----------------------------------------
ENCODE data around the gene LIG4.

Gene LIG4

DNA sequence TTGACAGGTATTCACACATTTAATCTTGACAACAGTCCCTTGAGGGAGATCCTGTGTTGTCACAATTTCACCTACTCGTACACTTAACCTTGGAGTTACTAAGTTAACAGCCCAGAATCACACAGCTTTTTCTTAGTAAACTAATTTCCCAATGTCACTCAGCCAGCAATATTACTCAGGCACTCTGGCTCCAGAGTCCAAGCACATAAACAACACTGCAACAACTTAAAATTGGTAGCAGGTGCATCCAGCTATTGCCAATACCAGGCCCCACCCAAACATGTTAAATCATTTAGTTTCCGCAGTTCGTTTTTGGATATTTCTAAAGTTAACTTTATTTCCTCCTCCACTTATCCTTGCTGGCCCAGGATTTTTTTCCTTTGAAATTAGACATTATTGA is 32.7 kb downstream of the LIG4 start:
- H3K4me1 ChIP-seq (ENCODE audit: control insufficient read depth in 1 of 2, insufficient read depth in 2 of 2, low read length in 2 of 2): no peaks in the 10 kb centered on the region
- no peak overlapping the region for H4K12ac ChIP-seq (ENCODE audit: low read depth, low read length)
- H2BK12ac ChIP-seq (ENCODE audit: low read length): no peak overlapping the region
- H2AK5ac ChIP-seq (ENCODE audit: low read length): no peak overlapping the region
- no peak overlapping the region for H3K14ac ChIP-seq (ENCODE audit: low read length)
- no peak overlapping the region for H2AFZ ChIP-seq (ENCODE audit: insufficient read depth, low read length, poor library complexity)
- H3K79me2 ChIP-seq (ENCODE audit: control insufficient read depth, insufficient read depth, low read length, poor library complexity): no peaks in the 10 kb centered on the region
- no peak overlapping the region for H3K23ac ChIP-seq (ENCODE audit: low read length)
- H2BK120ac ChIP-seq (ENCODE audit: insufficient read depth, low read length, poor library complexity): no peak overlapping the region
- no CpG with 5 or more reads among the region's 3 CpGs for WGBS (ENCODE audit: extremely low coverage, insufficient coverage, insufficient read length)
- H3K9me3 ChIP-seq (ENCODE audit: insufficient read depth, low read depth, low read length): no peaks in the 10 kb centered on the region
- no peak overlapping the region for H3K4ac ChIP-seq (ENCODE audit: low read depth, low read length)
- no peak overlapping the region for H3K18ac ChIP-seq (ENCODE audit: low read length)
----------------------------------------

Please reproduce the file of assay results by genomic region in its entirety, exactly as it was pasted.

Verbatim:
ENCODE data around the gene LIG4.

Gene LIG4

DNA sequence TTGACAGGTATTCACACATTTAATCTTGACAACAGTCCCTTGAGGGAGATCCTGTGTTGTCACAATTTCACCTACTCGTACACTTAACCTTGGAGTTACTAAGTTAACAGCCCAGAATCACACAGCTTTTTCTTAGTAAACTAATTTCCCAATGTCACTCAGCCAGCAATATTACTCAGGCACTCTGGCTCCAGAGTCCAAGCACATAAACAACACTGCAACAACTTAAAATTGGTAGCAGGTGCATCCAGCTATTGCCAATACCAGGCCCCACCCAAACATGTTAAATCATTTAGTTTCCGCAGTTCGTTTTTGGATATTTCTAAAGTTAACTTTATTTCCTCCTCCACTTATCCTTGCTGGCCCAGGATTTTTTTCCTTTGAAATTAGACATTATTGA is 32.7 kb downstream of the LIG4 start:
- H3K4me1 ChIP-seq (ENCODE audit: control insufficient read depth in 1 of 2, insufficient read depth in 2 of 2, low read length in 2 of 2): no peaks in the 10 kb centered on the region
- no peak overlapping the region for H4K12ac ChIP-seq (ENCODE audit: low read depth, low read length)
- H2BK12ac ChIP-seq (ENCODE audit: low read length): no peak overlapping the region
- H2AK5ac ChIP-seq (ENCODE audit: low read length): no peak overlapping the region
- no peak overlapping the region for H3K14ac ChIP-seq (ENCODE audit: low read length)
- no peak overlapping the region for H2AFZ ChIP-seq (ENCODE audit: insufficient read depth, low read length, poor library complexity)
- H3K79me2 ChIP-seq (ENCODE audit: control insufficient read depth, insufficient read depth, low read length, poor library complexity): no peaks in the 10 kb centered on the region
- no peak overlapping the region for H3K23ac ChIP-seq (ENCODE audit: low read length)
- H2BK120ac ChIP-seq (ENCODE audit: insufficient read depth, low read length, poor library complexity): no peak overlapping the region
- no CpG with 5 or more reads among the region's 3 CpGs for WGBS (ENCODE audit: extremely low coverage, insufficient coverage, insufficient read length)
- H3K9me3 ChIP-seq (ENCODE audit: insufficient read depth, low read depth, low read length): no peaks in the 10 kb centered on the region
- no peak overlapping the region for H3K4ac ChIP-seq (ENCODE audit: low read depth, low read length)
- no peak overlapping the region for H3K18ac ChIP-seq (ENCODE audit: low read length)